Coming to Jakarta
Centered on the cover of Coming to Jakarta is a clear oblong photograph of a tranquil lake, probably Lake Massawippi, near the point at which Canada meets Vermont. It was in this area that Peter Dale Scott, born in Montreal, spent his childhood summers. This photograph is superimposed upon three other pictures, so shadowy, dark, and indistinct as to be barely perceptible. These pictures are of uniformed soldiers, most of them Southeast Asians. In a sense, the collage of which this cover is made provides the essence of what Scott writes about in his chilling poem. The levels on which the poem functions are equally present in the photographs on the cover.
Coming to Jakarta consists essentially of tercets, all of them minimally punctuated. Aside from an occasional question mark or apostrophe, the poem runs on for 150 pages absolutely devoid of punctuation. The effect of this technique, surprisingly, is that the poem has remarkable unity. Lines overlap, meaning is enhanced by the overlap, and words—sometimes whole lines—do double or triple duty, as they always must in quality poetry. More complete punctuation than Scott uses would interpose stumbling blocks to the kinds of meaning that he so ably achieves in this intricate and well- controlled piece of writing.
The poem is divided into five sections, two short and three long. Sections 1 and 5 are six and seven pages respectively. The first is used to build background and to reflect on the author’s past; the last offers a chilling reflection on the massacre in Jakarta, broached more fully in section 4. The three internal sections intermix their locales much as a visual collage would. The collage effect of the entire poem is essentially impressionistic, sometimes verging on expressionism
Peter Scott has spent his adult life as a diplomat, writer, and professor of English at the University of California at Berkeley. Many of his books and collaborations are essentially political, including works on American involvement in Vietnam and the Iran-Contra affair. Scott has also published one volume of his own poetry, Rumors of No Law: Poems from Berkeley, 19684977 (1981), and, with Nobel laureate Czeslaw Milosz, has translated Zbigniew Herbert’s Selected Poems (1968) from the original Polish.
In Coming to Jakarta, all of these past interests and accomplishments coalesce into a work that is at once artistically conscious and stylistically able, politically searching and philosophically well informed. Like T. S. Eliot’s The Waste Land (1922), the long poem to which Scott’s poem seems in many ways most closely akin, Coming to Jakarta runs the gamut of foreign languages both familiar (French, German, Italian) and obscure (Hindi and Indonesian). Mercifully, Scott provides unobtrusive marginal translations for most of his foreign phrases. Also like The Waste Land, Coming to Jakarta provides a list of sources and references to these sources, not in the form of footnotes but in marginal notes. Scott has incorporated these sources as an integral part of his poem; Eliot added his notes after the fact, seemingly to make the published version of The Waste Land long enough to constitute a separate volume in print. Like the Eliot poem, Scott’s poem is inherently pessimistic in its speculations about the future of humankind.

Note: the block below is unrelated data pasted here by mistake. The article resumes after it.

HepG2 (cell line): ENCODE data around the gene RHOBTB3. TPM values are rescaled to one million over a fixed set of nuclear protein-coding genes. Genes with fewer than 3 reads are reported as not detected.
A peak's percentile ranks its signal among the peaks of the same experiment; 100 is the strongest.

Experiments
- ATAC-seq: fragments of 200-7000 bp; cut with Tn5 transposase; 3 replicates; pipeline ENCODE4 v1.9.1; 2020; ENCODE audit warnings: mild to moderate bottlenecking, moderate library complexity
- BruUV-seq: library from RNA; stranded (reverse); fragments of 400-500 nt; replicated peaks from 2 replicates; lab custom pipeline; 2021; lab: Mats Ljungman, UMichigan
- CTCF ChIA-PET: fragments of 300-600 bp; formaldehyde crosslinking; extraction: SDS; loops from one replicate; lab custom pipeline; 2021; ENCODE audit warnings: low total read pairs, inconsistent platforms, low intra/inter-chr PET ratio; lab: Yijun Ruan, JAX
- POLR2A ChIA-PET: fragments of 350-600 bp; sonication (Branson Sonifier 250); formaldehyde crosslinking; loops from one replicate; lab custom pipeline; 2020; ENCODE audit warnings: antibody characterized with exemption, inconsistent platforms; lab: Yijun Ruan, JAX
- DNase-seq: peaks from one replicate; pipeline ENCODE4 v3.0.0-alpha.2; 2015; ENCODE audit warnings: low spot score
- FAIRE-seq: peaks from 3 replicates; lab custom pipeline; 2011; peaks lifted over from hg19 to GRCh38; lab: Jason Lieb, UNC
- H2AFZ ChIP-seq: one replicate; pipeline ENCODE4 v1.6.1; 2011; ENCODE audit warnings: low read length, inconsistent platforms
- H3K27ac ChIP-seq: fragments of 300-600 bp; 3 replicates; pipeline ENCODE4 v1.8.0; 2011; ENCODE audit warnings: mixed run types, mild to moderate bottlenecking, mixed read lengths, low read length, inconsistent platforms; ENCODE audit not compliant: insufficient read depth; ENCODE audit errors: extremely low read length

Many of Scott’s early experiences resemble Eliot’s, as one notes in references to Cape Anne that might have come from Four Quartets (1943), although Scott is more materialistic in his views than Eliot was. Just as Eliot spent his childhood summers away from his home in St. Louis with his parents on the New England coast, so did Scott spend his childhood summers south of Montreal around the Vermont border.
Coming to Jakarta will also, inevitably, evoke comparisons to Ezra Pound’s Cantos (19254969) and to William Carlos Williams’ Paterson poems. The volume is suggestive as well of Walt Whitman’s Leaves of Grass (1855), although it is such a singular entity that any comparison necessarily is...
(The entire section is 1,843 words.)